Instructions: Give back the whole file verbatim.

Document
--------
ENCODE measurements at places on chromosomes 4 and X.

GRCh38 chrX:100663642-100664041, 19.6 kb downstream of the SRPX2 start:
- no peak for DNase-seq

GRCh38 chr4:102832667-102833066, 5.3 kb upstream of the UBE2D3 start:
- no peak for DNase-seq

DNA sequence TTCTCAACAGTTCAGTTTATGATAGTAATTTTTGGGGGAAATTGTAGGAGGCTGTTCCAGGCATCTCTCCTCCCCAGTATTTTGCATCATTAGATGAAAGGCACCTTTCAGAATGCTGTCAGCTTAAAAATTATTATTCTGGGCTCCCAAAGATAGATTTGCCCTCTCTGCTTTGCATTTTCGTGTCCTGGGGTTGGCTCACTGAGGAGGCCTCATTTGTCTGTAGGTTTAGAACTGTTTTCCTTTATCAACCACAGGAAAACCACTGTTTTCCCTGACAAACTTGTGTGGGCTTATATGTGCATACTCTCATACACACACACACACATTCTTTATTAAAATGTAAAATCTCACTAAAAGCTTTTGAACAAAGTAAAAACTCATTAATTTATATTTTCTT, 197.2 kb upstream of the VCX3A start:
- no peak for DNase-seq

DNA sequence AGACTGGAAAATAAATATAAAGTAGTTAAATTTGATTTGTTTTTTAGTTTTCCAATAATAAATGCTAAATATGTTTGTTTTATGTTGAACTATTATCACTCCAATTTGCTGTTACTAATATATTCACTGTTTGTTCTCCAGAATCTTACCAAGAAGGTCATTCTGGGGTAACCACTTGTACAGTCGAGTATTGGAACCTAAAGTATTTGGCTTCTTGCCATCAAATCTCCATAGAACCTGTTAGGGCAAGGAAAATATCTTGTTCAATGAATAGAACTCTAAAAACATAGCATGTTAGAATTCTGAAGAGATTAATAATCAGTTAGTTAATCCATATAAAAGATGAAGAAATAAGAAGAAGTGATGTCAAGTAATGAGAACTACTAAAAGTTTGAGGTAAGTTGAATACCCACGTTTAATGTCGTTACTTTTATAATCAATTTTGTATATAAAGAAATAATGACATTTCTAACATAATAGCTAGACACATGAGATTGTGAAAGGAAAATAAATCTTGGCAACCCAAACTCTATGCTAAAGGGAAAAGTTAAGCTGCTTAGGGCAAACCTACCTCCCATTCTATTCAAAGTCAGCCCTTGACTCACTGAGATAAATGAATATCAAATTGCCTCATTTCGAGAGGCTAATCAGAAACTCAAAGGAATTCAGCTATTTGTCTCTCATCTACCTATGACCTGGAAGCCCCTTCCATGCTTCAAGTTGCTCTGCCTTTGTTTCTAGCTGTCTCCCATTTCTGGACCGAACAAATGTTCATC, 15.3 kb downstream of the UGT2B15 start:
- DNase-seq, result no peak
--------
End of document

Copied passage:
ENCODE measurements at places on chromosomes 4 and X.

GRCh38 chrX:100663642-100664041, 19.6 kb downstream of the SRPX2 start:
- no peak for DNase-seq

GRCh38 chr4:102832667-102833066, 5.3 kb upstream of the UBE2D3 start:
- no peak for DNase-seq

DNA sequence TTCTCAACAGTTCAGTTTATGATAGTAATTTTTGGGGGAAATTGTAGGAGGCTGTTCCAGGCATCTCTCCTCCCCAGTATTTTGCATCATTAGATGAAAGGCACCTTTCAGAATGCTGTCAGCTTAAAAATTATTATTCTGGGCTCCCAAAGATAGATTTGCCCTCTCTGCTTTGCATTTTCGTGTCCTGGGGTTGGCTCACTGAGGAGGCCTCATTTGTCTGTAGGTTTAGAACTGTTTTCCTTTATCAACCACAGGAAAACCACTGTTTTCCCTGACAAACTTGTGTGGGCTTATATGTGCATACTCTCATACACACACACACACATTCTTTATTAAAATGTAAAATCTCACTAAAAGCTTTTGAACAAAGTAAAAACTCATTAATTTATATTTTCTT, 197.2 kb upstream of the VCX3A start:
- no peak for DNase-seq

DNA sequence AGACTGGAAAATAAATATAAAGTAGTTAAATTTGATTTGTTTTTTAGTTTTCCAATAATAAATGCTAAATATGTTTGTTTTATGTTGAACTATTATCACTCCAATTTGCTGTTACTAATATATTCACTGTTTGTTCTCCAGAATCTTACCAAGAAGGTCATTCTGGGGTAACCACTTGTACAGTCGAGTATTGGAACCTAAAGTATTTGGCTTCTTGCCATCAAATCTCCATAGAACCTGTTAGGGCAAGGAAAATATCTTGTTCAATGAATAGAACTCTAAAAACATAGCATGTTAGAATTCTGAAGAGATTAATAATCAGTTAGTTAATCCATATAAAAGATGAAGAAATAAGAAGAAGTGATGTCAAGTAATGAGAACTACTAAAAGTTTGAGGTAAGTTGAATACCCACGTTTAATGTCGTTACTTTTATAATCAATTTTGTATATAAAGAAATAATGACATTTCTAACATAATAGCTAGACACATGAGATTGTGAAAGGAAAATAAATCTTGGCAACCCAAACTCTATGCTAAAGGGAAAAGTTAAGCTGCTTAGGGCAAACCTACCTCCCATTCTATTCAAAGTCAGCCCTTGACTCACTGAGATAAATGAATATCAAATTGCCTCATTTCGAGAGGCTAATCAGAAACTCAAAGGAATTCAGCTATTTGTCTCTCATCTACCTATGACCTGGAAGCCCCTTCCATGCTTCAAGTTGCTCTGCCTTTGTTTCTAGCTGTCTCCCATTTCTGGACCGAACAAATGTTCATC, 15.3 kb downstream of the UGT2B15 start:
- DNase-seq, result no peak